Yes, there is a purple potato that grows in Okinawa. It is a lovely, deep violet color and is very tasty.
The nail art in Okinawa is not to be believed. What would be considered tacky in the U.S. is highly popular throughout all of Japan. It is very rare to see local women and girls without nail art. Most American women kept their finger nails traditional and went crazy on the toes. I will admit, there are some exceedingly pretty designs. When I was in Okinawa, I would typically get a French Manicure with a few strategically placed rhinestones on one or two fingers. Occasionally, I’d get a small, three-dimensional white flower painted on one nail. I miss getting nail art. I am back to my predictable blood-red color on short nails. Oh well.
Exquisitely crafted, light as air, not-too-sweet desserts. See this post dedicated to the art of Japanese patisseries.
A bit self-explanatory but balls (or sometimes triangle-shaped) of rice, wrapped in seaweed, seasoned with salt and occasionally filled with salmon or pickled plum or my personal favorite, bonita flakes (dried flakes of smoked fish). Delicious, healthy and a much better option than Happy Meals with apple slices when feeding kids in the car.
The Sounds of Drums In The Far Off Distance
The sounds of drums could always be heard in the distance. It made for a nice, eerie yet authentically Okinawan soundtrack for my life on the island. Eisa (a traditional Okinawan dance) groups were ever present, practicing late into the night. Eventually you’d see the groups in their bright red vests on a random street corner attracting hordes of pedestrians while they did a choreographed dance along with singing and chanting with and without drums. Lovely to hear and lots of fun to watch. Check it out below.
Shishi translates into lion, but most Okinawans consider this mystical creature a dog with magical powers and the ability to repel evil spirits. For this reason, you will find statues of Shishi dogs on the roof of, or at the entrance of every home, restaurant, office building and facility on the island usually in pairs. Okinawans take their Shishi’s quite seriously. When I was new to the island, seeing them under every nook and cranny was unsettling.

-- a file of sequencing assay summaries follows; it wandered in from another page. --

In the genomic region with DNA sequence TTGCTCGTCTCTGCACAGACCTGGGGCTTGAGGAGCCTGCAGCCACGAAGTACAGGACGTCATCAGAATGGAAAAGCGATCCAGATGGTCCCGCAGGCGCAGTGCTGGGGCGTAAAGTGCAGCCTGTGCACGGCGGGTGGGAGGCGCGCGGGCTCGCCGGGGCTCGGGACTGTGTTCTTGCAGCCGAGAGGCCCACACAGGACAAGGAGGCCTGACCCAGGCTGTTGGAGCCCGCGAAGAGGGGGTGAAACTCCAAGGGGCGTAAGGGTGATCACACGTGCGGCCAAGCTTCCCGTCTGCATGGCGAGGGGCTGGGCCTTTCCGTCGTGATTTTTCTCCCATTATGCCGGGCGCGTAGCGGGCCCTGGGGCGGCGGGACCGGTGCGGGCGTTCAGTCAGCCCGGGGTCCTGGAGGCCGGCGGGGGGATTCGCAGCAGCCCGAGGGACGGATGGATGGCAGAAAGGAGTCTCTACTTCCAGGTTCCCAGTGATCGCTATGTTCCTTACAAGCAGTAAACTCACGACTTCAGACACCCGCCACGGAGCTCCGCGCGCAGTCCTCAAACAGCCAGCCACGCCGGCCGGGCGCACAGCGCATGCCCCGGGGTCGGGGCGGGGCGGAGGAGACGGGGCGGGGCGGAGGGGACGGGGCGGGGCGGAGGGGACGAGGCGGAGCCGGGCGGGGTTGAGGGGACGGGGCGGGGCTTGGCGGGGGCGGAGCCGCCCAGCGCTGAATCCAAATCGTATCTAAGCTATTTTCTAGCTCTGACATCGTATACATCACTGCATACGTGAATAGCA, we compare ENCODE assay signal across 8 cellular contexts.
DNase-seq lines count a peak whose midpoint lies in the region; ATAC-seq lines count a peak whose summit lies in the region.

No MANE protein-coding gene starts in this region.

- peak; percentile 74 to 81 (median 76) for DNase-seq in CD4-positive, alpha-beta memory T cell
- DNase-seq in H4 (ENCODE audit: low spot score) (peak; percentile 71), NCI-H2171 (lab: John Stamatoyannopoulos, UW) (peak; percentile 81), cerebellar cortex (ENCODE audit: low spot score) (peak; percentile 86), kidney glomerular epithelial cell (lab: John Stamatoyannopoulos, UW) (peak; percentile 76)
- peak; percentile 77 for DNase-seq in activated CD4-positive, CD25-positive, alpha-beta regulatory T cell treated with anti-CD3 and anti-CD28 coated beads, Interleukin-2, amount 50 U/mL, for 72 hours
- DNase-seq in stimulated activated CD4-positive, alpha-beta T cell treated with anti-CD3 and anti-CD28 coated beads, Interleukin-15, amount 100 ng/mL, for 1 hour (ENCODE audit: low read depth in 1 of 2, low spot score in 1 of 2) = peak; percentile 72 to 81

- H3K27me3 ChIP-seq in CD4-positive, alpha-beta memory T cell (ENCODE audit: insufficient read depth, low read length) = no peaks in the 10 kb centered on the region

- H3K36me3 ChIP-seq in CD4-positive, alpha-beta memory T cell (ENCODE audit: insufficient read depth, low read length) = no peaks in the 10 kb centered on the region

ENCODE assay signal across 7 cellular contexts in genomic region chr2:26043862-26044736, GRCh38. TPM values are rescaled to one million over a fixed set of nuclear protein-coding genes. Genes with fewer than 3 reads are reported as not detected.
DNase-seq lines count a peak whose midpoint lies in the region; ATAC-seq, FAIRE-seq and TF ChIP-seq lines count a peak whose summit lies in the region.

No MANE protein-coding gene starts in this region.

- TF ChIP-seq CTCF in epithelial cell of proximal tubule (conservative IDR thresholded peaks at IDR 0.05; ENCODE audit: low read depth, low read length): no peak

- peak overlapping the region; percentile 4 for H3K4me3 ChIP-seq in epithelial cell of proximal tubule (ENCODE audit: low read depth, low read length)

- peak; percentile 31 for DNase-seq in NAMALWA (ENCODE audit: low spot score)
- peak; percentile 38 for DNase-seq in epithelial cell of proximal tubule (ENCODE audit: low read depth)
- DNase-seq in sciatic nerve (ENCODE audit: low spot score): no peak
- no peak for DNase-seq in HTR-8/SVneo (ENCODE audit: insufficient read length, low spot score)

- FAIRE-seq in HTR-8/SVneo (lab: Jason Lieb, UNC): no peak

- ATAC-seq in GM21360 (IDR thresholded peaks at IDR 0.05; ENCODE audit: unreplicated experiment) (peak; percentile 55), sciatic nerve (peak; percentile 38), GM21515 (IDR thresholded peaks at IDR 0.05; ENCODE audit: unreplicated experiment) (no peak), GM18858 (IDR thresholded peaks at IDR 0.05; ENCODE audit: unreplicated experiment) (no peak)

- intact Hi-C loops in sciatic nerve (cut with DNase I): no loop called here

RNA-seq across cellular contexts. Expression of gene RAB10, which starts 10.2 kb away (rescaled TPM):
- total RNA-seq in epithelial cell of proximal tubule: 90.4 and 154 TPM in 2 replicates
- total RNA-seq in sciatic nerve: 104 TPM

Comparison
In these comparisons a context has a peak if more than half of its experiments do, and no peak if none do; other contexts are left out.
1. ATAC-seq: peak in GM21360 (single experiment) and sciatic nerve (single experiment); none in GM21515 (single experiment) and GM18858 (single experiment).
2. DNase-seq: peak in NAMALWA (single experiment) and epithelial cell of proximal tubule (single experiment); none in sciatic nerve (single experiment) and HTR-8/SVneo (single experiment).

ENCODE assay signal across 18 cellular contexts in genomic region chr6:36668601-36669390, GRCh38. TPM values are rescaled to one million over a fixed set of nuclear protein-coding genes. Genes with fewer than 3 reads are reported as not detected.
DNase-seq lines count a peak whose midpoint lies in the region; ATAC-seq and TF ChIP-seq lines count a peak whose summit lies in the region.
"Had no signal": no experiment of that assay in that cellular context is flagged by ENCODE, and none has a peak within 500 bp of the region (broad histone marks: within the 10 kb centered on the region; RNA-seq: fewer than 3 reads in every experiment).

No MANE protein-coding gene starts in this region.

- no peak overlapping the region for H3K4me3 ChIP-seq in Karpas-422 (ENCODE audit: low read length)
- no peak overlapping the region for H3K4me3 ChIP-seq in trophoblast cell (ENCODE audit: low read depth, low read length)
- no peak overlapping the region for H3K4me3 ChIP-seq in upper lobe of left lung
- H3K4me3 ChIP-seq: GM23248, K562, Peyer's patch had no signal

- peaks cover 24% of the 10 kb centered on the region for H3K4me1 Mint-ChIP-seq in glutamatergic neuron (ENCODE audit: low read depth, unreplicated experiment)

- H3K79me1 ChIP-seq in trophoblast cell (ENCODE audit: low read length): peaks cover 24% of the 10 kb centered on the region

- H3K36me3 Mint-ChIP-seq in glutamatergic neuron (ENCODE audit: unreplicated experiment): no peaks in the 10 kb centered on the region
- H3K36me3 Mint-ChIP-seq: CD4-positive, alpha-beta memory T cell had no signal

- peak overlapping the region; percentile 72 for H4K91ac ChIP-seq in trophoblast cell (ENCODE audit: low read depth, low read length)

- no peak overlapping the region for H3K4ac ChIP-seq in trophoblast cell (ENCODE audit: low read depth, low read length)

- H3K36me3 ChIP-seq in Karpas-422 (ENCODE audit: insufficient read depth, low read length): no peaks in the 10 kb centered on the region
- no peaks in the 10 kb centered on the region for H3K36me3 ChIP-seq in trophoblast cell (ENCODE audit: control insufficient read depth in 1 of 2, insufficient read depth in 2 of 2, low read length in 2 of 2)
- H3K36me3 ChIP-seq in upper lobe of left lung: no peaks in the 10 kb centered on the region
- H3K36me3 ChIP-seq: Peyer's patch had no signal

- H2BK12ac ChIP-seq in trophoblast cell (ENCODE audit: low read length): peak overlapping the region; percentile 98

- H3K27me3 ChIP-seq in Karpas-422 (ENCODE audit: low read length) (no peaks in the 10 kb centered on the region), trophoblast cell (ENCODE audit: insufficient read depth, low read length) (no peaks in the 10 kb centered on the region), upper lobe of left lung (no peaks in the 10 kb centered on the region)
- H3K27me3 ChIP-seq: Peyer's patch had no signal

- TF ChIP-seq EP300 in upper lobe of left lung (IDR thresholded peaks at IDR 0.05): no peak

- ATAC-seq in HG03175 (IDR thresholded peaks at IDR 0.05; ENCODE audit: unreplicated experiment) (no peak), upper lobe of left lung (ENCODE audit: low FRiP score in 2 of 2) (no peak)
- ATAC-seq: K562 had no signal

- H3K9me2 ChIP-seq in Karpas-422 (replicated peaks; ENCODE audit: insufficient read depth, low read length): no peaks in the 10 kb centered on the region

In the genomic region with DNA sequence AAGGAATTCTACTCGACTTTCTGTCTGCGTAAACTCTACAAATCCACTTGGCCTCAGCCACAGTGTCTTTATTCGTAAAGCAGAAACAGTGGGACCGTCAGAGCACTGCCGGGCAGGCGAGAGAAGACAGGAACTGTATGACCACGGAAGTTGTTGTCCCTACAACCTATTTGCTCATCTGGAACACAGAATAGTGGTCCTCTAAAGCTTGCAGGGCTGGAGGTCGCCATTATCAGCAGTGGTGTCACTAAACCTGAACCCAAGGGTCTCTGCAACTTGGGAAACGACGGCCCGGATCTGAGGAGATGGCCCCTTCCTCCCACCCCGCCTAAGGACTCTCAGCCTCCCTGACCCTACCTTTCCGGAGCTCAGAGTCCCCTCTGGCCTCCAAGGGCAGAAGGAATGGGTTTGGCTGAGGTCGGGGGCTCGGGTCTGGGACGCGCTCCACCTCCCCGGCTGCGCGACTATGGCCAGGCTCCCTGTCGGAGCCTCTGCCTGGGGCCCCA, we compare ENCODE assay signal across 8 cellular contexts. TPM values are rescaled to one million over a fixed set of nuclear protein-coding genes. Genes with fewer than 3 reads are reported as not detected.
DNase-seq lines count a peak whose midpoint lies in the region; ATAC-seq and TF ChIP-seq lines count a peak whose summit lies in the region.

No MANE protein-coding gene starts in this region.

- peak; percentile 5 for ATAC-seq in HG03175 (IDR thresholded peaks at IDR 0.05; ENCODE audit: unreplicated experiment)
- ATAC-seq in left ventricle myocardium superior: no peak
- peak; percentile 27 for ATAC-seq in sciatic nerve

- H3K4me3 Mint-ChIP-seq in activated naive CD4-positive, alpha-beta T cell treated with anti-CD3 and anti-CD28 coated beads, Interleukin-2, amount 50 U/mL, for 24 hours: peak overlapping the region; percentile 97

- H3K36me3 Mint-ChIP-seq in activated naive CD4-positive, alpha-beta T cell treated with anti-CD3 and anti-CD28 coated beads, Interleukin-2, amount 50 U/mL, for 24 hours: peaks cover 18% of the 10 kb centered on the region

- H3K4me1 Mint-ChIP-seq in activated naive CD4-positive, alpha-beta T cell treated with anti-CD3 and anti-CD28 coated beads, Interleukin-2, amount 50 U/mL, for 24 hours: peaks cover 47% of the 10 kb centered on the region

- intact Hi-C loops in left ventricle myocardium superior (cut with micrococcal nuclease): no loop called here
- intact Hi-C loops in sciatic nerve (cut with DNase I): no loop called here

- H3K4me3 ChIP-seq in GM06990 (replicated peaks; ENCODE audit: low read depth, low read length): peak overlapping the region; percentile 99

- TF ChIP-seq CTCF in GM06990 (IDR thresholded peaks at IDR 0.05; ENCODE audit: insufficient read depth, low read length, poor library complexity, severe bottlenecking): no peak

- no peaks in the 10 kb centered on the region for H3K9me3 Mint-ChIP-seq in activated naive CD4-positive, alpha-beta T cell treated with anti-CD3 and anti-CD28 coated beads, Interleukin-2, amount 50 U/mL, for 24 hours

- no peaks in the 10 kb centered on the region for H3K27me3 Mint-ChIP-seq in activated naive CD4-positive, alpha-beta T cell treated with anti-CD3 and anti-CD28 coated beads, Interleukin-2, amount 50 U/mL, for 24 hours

I did, however get used to seeing them. And now, I miss their grotesque faces and hideous expressions. Good thing I sent my brother a pair of Shishi dogs for Christmas, I can see them when I visit his home.
Fun, Touristy Stuff
If, however you are like me and avoid water because it turns my perfectly blown-out hair into an impossibly frizzy mess of spiral curls (this island’s intense, dare I say suffocating humidity in the summer is also the archenemy of my hair). You will have fun visiting Peace Prayer Park, Shuri Castle, the Churaumi Aquarium (second largest aquarium in the world–we went three times!) and eating. Yes, I said eating! There are so many great restaurants on the island, I will probably have to do a separate post just to discuss Japanese food. Okinawans are also big fans of Italian and Jamaican food and there are numerous Italian and Caribbean restaurants on the island with an Okinawan spin on popular menu favorites. Sweet corn on pizza, anyone?
Vipers in Vodka (Pssst…I don’t miss this.)
Okay, not exactly vipers in Vodka but I liked the way it sounded (To an English major, alliteration-even in prose is cool). Habu sake or awamori is a liquor made of rice and the venom of the deadly pit viper, the Habu-a snake indigenous to Okinawa. And for the pièce de résistance, Okinawans bottle the beverage with an entire snake coiled inside. The alcohol in the liquor neutralizes the venom. However, I have never tried this beverage, nor will I ever. Just as I am not a cat-lover, I have a strong dislike for anything that crawls on its belly, hisses and is filled with poison.
What do you miss about Okinawa? Or if you’ve never been, what do you want to see?